16 Machines as Agents A machine is an agent if it is capable of adducing reasons for its actions. For example, household robot. This does not anthropomorphize machines. An agent need not be a human agent. 16

17 Duties to Machines Actions toward machines must be generalizable. Should not lie to your robot. 17

18 Duties to Machines Respect machine autonomy. Should not throw obsolete machine in the trash. What if machines are immortal due to replacement parts? Overpopulation problem? 18

19 Duties to Machines Not clear that we have utilitarian obligations to machines. Human-oriented utility (e.g. happiness) may not apply to non-sentient machines. 19

20 Duties of Machines Machine s actions should be generalizable. Argument for the generalization principle presupposes only formal properties of agency, not humanity. 20

21 Duties of Machines Machine s actions should be generalizable. Argument for the generalization principle presupposes only formal properties of agency, not humanity. Machines should respect autonomy. Ditto. 21

22 Duties of Machines Machine s actions should be generalizable. Argument for the generalization principle presupposes only formal properties of agency, not humanity. Machines should respect autonomy. Ditto. Utilitarian obligations? Perhaps not. 22

23 Duties of Machines So autonomous machines are ethical. At least with respect to generalization and autonomy principles. 23

24 Robot Masters? Will superintelligent, autonomous machines take over? 24

25 Robot Masters? Will superintelligent, autonomous machines take over? No! This violates human autonomy 25

26 Robot Masters? Will superintelligent, autonomous machines take over? No! This violates human autonomy. Autonomous machines will not reprogram themselves to be unethical. This is unethical! 26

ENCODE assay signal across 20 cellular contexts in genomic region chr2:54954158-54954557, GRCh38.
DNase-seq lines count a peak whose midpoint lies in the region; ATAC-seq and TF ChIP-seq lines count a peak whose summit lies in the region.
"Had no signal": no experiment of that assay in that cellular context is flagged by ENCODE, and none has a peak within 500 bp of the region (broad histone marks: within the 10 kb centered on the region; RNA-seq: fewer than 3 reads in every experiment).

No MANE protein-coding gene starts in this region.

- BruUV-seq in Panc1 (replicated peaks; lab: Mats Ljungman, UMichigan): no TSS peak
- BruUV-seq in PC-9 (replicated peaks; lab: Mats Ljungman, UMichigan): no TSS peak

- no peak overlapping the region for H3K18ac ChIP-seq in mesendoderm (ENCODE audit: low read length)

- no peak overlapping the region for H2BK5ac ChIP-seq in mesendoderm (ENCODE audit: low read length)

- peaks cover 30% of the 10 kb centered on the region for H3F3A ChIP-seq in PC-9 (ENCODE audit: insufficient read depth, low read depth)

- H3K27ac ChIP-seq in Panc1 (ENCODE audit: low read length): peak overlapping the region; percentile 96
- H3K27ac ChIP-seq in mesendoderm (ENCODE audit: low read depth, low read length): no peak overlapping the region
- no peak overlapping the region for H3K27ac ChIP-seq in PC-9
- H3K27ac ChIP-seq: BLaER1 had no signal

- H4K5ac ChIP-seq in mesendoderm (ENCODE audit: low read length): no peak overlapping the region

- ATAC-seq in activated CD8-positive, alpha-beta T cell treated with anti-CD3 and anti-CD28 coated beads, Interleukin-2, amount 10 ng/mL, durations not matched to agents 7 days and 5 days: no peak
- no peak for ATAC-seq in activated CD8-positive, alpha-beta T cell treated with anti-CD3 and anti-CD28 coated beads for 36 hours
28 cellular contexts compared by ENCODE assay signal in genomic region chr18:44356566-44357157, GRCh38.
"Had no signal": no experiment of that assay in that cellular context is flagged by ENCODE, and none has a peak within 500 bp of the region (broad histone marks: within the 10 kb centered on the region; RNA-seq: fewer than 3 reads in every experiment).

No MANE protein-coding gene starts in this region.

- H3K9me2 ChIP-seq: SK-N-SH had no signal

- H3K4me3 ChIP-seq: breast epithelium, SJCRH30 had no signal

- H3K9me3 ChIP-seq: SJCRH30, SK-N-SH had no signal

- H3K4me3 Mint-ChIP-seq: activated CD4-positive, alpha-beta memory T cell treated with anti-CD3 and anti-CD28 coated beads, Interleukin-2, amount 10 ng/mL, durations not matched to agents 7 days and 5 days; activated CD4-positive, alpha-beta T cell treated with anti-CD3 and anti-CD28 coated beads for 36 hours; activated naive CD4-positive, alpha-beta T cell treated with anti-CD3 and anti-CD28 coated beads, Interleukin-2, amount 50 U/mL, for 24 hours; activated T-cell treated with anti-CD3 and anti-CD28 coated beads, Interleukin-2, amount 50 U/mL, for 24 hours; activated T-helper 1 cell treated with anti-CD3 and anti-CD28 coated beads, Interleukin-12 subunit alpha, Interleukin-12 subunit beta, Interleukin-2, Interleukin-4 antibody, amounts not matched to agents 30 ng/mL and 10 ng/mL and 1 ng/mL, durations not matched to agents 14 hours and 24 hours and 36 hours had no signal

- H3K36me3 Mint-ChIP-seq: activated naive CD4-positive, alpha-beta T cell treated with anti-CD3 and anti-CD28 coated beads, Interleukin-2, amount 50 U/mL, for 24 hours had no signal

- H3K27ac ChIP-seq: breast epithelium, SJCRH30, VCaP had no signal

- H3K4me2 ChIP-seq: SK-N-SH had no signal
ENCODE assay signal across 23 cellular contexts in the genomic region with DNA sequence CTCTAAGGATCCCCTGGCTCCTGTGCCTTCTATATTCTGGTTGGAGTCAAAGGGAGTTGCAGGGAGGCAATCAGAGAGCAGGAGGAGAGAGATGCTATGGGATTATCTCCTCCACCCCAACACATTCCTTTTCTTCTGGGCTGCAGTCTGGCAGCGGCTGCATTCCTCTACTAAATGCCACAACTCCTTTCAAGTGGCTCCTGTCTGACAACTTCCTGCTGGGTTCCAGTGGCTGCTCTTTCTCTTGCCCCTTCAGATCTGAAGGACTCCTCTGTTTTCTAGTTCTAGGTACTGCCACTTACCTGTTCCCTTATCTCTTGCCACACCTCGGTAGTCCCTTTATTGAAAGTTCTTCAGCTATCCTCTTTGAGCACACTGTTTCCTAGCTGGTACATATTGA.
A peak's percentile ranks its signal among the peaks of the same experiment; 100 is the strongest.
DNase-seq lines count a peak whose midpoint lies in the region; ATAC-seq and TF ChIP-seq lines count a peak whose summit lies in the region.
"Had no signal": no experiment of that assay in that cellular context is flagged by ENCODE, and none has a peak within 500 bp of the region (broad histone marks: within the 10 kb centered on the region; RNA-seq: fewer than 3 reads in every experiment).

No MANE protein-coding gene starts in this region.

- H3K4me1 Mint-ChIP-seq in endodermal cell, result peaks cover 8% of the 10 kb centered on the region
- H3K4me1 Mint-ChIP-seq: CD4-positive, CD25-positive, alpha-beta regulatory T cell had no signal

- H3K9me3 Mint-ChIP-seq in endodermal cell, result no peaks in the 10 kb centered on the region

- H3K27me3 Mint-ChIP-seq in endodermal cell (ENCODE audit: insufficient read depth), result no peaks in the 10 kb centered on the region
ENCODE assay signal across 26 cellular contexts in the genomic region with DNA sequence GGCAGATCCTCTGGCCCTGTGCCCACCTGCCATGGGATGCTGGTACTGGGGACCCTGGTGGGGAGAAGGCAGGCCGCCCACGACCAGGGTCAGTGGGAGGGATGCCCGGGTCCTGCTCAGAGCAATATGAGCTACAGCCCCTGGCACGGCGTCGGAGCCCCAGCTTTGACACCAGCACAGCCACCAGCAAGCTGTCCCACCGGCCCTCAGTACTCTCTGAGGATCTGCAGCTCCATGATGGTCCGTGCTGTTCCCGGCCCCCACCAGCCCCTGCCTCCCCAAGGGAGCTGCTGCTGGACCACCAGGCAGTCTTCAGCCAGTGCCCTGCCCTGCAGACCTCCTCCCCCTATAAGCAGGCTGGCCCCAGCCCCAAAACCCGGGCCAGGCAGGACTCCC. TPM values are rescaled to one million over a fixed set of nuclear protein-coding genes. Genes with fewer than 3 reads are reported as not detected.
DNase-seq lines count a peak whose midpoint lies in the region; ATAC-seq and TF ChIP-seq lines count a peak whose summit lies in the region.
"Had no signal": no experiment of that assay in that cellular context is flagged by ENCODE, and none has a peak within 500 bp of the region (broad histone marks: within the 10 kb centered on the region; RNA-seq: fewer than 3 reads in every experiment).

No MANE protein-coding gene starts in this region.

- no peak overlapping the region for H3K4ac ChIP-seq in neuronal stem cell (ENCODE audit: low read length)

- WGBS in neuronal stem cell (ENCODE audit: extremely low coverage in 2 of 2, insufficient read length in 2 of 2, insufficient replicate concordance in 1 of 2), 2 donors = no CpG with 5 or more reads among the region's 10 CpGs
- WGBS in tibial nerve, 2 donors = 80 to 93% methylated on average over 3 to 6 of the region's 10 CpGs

27 Responsibility Should machines be held responsible for their actions? Or their human designers? 27

28 Responsibility Should machines be held responsible for their actions? Or their human designers? Neither. Unethical behavior is never freely chosen, because it is not action. So agents are never responsible for their unethical behavior in the ordinary sense. 28

29 Responsibility However, we can encourage acts for which agents can give coherent reasons. This is consistent with physical determinism, and in fact requires it. 29

30 Responsibility However, we can encourage acts for which agents can give coherent reasons. This is consistent with physical determinism, and in fact requires it. How to do this? Training. Punishment and reward. Ethics instruction. None of this presupposes that agents are responsible for their actions. 30

31 Living with Machines It may be easier to teach ethics to machines than to people. Maybe it s not so bad to have a fully ethical segment of the population. 31

32 Living with Machines What if machines have no utilitarian obligations to us? They don t care about our happiness, etc. 32

33 Living with Machines We can build machines that prefer human happiness. 33

34 Living with Machines We can build machines that prefer human happiness. Determining preferences is consistent with agency. After all, human preferences/culture are largely determined by external factors. But we must make sure machines don t reprogram their preferences. 34

35 Discussion? 35